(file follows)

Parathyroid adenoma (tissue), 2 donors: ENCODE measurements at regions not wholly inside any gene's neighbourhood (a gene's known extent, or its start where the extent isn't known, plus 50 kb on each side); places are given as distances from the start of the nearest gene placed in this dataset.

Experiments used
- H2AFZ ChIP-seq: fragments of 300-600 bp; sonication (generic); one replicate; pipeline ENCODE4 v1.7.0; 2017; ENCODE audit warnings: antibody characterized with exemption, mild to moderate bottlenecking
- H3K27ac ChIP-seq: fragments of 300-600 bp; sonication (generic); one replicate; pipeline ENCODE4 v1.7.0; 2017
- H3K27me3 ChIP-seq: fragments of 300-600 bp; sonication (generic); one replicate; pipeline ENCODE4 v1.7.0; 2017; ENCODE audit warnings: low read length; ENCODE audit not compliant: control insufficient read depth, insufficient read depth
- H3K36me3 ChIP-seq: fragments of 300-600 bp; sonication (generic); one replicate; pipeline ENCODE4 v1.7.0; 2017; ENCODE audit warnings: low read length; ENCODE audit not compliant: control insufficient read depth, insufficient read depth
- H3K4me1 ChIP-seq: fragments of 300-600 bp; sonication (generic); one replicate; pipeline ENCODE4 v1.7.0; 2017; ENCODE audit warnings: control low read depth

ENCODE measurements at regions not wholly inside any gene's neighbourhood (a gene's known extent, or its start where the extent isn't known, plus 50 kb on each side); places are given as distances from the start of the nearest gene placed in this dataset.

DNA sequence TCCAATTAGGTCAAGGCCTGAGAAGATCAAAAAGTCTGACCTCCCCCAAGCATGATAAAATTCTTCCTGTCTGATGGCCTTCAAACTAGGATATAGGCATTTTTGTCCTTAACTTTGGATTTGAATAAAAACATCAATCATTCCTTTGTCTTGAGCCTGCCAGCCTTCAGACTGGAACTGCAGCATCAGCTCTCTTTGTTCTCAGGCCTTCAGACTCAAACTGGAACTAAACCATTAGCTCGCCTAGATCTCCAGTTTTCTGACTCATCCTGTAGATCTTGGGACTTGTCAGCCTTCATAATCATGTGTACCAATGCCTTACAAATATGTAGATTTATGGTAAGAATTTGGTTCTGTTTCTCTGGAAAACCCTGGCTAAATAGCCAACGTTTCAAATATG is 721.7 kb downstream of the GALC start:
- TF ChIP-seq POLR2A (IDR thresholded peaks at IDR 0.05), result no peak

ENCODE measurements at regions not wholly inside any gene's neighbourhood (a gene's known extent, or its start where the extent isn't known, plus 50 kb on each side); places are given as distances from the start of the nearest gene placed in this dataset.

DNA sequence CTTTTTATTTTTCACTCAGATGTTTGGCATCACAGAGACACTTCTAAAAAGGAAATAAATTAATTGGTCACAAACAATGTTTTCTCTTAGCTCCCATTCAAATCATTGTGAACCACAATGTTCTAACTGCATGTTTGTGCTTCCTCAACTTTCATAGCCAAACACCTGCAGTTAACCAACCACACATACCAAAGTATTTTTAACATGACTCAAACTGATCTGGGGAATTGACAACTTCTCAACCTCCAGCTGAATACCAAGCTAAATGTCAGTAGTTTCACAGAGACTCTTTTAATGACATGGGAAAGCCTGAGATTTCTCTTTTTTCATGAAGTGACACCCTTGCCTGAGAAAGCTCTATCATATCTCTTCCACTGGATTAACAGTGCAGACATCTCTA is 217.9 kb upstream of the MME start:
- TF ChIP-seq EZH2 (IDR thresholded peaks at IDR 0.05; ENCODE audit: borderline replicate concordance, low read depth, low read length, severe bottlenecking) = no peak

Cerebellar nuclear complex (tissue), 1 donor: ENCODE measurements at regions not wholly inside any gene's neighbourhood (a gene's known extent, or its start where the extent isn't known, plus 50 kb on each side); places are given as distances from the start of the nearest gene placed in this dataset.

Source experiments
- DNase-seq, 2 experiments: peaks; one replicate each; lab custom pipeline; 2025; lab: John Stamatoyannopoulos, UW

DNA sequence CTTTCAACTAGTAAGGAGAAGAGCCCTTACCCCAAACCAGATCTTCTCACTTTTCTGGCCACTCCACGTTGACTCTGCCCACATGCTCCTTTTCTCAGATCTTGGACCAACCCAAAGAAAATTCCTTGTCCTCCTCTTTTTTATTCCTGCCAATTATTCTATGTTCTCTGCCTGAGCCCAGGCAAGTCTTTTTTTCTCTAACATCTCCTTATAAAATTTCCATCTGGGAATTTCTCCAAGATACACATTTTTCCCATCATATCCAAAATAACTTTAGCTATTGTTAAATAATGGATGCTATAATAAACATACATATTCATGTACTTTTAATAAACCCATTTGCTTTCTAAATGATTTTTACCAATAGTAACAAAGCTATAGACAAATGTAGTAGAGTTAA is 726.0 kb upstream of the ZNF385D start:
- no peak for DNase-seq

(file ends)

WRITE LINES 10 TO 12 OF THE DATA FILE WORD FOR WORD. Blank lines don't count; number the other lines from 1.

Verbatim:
- TF ChIP-seq POLR2A (IDR thresholded peaks at IDR 0.05), result no peak

ENCODE measurements at regions not wholly inside any gene's neighbourhood (a gene's known extent, or its start where the extent isn't known, plus 50 kb on each side); places are given as distances from the start of the nearest gene placed in this dataset.

DNA sequence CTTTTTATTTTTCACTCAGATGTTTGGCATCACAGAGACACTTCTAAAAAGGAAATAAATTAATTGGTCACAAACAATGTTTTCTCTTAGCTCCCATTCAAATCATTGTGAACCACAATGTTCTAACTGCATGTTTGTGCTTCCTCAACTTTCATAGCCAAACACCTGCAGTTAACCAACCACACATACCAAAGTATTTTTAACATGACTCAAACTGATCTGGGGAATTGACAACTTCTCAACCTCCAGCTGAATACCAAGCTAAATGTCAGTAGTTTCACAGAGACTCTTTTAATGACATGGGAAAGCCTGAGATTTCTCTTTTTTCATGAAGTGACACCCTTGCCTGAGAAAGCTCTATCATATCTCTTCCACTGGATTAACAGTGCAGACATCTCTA is 217.9 kb upstream of the MME start: